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by Mary Shelley

Tools of Characterization

Character Analysis

Direct Characterization

Shelley isn't big on the subtle showing. She pretty much tells you what characters are like through bits like this:

The gentle words of Agatha and the animated smiles of the charming Arabian were not for me. The mild exhortations of the old man and the lively conversation of the loved Felix were not for me. Miserable, unhappy wretch! (13.19)

Only, hold on. Since all of our narrators are first person, everything we know about everyone comes through a biased narrator. There's actually no real direct characterization at all: it's hardly any different from hearsay and gossip.

Physical Characterization

Okay, pretty obvious: Shelley is clearly saying something about the relationship of looks to character. But she kind of distances herself from saying that ugly people are evil by having the characters themselves use looks as a tool of prejudice and unwarranted characterization. Since the monster is ugly, he must be evil—Agatha is so upset by his appearance that she actually faints. The fun part comes in when the monster actually does become sort of evil, or at least commits evil crimes. He conforms to everyone's expectations. He becomes the victim of his own characterization.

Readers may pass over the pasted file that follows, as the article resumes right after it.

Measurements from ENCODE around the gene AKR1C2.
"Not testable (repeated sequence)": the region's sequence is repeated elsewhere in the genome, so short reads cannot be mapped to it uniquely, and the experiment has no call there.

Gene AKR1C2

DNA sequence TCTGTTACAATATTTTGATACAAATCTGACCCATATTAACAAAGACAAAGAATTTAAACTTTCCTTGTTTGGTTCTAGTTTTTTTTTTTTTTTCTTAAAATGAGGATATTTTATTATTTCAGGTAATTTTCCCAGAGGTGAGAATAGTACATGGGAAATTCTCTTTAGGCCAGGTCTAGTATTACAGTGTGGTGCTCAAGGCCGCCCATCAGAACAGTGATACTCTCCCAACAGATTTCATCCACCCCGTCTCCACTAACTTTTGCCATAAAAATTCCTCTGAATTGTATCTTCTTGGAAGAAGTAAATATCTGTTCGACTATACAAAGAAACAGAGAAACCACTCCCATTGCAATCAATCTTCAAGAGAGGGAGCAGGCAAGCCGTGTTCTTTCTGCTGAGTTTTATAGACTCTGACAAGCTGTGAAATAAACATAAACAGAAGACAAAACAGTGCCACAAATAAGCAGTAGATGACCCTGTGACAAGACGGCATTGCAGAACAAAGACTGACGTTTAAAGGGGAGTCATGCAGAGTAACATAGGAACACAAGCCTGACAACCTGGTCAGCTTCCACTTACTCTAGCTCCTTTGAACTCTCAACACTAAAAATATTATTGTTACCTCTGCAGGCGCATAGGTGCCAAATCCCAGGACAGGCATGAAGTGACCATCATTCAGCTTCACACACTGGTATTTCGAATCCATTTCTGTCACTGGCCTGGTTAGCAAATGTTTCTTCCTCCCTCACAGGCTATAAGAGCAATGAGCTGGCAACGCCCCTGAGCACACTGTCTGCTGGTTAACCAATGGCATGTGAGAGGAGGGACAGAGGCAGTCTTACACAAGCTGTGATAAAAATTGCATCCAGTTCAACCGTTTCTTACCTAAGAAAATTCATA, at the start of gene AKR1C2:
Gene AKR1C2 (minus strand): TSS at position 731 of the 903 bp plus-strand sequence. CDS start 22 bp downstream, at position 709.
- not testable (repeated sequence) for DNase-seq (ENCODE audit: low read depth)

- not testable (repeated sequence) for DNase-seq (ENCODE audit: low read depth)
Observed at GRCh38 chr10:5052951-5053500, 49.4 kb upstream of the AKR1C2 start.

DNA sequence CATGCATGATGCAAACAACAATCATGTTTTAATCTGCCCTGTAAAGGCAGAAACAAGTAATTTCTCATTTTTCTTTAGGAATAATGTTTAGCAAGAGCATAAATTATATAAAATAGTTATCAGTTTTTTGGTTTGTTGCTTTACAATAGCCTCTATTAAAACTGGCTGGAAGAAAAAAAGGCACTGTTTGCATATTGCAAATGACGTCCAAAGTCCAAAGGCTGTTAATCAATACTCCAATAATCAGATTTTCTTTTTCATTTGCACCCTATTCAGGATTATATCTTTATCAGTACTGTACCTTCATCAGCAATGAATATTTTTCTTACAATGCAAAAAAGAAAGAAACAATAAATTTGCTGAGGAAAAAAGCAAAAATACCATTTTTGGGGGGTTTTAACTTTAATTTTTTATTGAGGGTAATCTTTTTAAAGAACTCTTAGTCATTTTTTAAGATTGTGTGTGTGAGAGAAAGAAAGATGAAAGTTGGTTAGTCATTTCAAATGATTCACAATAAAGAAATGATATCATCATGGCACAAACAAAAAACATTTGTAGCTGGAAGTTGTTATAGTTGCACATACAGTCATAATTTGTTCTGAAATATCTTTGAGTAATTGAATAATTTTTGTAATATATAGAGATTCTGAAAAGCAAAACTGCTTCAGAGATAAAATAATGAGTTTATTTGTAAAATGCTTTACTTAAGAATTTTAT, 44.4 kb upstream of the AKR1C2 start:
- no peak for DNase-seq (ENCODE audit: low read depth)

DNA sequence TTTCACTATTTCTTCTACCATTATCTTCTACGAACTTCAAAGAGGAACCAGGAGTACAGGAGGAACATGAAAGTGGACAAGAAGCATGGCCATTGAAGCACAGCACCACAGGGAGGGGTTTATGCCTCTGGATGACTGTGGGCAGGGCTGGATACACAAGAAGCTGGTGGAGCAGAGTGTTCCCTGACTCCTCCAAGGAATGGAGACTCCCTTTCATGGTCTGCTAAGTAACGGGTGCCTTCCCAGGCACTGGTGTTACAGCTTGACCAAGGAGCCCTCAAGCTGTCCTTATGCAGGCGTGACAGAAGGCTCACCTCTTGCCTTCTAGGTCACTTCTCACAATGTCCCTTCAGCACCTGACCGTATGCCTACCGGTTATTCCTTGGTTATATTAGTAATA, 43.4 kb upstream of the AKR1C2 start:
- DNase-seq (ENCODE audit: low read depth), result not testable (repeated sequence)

Oooh, this should be fun.

  • Victor: You know, like victory. Which is what he wants to have over nature. Unless you want to point out how similar "Victor" sounds to "victim"—as in, his idea that he's a victim of fate.
  • Felix: Latin for "happy," because he's such a nice guy.
  • Agatha: Greek for "good," because she's such a nice gal.
  • Safie: Kind of Greek for "wisdom" (and kind of Arabic for "pure") because she's, you know, wise and pure.

The kicker? The monster. Without a name, he's completely cut off from society. He literally has nothing tying him to anyone else in the world. You can't even talk to him, because there's nothing to call him.